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Since the tragic shooting in Newtown, there have been calls to reform America’s gun industry. The question is how.One of the most effective ways to do it, said former New York governor Eliot Spitzer (for one), is by messing with the industry’s money.
And that’s what happened.
Private equity firm Cerberus Capital announced that it would be divesting itself from its gun holding company, the Freedom Group, after coming under pressure from one of its investors, the California State Teachers’ Retirement System (CalSTRS).
There is a model for doing this on a larger scale, Spitzer pointed out on New York City’s WNYC this morning, and one that was pretty successful at that.
In the late 1970s, American college students started a movement to get the country’s money out of South Africa in protest of Apartheid. Their protests lead to schools like Columbia, Stanford and Michigan State divesting from the country and companies associated with it (Michigan State divested itself from Citicorp, IBM, Pepsi and more).
The University of California made the biggest divestment of all, withdrawing $3 billion from South Africa. Nelson Mandela and Desmond Tutu have pointed to that, and the University movement in general, as a catalyst for ending the Apartheid regime.
That’s especially because the movement snowballed, and prompted companies to divest from the country as well (from the NYT in 1987):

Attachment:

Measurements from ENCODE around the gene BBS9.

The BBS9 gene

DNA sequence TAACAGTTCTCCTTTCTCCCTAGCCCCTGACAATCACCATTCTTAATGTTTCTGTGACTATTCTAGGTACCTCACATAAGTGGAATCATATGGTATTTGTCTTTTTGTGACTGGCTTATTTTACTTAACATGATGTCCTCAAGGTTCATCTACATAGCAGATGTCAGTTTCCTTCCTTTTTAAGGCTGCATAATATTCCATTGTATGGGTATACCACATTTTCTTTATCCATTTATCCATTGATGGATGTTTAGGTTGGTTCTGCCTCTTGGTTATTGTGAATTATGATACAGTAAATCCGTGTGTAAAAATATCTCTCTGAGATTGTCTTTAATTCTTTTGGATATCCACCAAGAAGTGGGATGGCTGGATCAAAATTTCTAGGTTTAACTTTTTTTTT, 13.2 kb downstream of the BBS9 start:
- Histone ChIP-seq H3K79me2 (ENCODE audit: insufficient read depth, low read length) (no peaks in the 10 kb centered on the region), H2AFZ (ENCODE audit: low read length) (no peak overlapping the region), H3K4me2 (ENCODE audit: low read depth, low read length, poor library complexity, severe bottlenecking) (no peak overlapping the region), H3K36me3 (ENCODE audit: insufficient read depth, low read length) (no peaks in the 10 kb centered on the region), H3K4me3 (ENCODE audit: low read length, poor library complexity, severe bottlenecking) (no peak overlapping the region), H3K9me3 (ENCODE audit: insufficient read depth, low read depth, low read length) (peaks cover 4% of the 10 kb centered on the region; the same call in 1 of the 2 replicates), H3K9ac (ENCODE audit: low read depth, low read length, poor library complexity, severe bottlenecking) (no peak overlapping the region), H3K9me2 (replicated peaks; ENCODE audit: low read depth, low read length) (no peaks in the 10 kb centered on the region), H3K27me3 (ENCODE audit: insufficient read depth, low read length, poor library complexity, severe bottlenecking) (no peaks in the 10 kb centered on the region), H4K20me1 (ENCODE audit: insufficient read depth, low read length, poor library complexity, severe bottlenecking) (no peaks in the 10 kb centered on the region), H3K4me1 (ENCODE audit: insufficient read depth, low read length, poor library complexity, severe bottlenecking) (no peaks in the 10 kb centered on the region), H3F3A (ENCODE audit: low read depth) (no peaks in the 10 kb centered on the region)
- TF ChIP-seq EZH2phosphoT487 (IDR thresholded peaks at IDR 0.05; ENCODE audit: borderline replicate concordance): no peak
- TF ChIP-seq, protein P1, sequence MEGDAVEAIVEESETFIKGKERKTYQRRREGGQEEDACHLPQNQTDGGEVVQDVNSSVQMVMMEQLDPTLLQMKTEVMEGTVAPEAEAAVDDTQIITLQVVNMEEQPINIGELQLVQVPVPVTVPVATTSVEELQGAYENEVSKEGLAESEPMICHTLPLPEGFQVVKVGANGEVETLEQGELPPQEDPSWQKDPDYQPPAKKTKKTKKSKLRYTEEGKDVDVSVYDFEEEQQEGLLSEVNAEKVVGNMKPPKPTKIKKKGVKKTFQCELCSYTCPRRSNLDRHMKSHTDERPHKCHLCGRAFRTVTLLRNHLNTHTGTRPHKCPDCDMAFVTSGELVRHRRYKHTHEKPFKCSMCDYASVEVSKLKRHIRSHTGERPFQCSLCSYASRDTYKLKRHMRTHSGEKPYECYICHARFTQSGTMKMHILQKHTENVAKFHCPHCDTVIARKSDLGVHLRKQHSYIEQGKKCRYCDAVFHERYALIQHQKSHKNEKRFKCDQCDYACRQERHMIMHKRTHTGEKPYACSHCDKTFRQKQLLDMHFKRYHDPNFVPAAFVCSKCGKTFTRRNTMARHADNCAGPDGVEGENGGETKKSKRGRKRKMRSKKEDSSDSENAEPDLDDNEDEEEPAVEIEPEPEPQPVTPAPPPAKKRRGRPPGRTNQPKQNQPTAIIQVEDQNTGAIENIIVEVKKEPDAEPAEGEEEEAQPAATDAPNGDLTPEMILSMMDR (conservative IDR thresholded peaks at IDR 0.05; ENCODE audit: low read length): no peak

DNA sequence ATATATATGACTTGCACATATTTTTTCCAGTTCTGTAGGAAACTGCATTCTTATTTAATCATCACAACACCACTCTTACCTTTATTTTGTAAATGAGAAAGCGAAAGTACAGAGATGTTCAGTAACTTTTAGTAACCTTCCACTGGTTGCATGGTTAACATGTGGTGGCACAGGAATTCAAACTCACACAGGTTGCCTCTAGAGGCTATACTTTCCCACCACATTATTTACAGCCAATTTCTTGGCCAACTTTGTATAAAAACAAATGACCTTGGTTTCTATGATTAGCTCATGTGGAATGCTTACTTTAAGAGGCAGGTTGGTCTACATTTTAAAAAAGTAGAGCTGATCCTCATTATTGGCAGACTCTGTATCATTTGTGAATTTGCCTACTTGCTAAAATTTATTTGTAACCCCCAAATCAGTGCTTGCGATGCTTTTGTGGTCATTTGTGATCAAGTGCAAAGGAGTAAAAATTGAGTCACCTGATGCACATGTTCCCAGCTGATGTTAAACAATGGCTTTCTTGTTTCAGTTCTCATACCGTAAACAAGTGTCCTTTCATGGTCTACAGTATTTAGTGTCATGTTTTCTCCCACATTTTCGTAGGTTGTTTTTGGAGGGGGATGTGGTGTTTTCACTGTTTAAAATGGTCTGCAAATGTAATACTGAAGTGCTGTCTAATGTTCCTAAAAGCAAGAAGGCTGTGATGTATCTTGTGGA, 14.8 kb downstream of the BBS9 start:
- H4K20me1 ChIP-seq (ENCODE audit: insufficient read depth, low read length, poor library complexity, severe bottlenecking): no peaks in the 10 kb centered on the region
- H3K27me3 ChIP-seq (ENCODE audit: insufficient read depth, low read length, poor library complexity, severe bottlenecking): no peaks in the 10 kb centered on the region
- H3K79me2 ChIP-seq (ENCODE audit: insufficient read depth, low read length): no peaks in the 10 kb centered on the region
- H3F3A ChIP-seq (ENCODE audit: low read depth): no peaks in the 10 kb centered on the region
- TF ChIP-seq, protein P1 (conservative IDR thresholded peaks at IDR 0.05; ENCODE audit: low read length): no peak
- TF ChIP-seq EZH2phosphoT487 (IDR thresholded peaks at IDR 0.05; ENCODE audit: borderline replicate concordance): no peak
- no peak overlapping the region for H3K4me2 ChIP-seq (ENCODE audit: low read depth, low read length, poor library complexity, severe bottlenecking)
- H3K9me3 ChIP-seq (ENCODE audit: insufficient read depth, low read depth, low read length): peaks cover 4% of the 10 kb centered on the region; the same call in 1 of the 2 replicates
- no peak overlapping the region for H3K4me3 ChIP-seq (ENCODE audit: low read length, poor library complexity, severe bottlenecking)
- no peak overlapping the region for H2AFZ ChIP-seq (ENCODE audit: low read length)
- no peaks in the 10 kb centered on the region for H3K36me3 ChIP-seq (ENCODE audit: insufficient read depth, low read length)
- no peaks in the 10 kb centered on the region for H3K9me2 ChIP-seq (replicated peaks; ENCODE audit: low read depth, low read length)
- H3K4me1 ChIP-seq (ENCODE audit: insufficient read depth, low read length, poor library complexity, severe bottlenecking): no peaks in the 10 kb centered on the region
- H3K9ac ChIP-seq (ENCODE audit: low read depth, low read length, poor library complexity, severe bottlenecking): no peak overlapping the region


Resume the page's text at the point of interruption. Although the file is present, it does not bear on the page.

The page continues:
The Investor Responsibility Research centre, a nonprofit group that tracks American investment in South Africa, said 96 American companies ended direct links with South Africa between January 1986 and last month…
The centre’s report said 50 companies severed direct ties in 1986 and 46 had done so between January and September of this year. The slight quickening of pace was linked to the passage by Congress late last year of sanctions against South Africa, Mr. Hauck said.
Bottom line, Americans have a model for this. So what investment firms would Americans target in this case? Andrew Ross Sorkin broke it down in his Dealbook column this morning:
Besides Cerberus, Colt defence, a spinoff from the manufacturer of the .44-40 Colt revolver made famous by John Wayne, is jointly owned by Sciens Capital Management, a fund advised by the Blackstone Group and another fund run by Credit Suisse…
And then there is MidOcean Partners, a private equity firm that once owned the diet company Jenny Craig that now controls Bushnell Outdoor Products.
Business Insider’s Julia LaRoche dug into hedge funds that have big investments in gun companies as well.
CalSTRS has already shown us that big institutional investors (like pension funds and Universities) have the power to change the way investment firms work regarding this issue.
We’ll see if this idea picks up steam.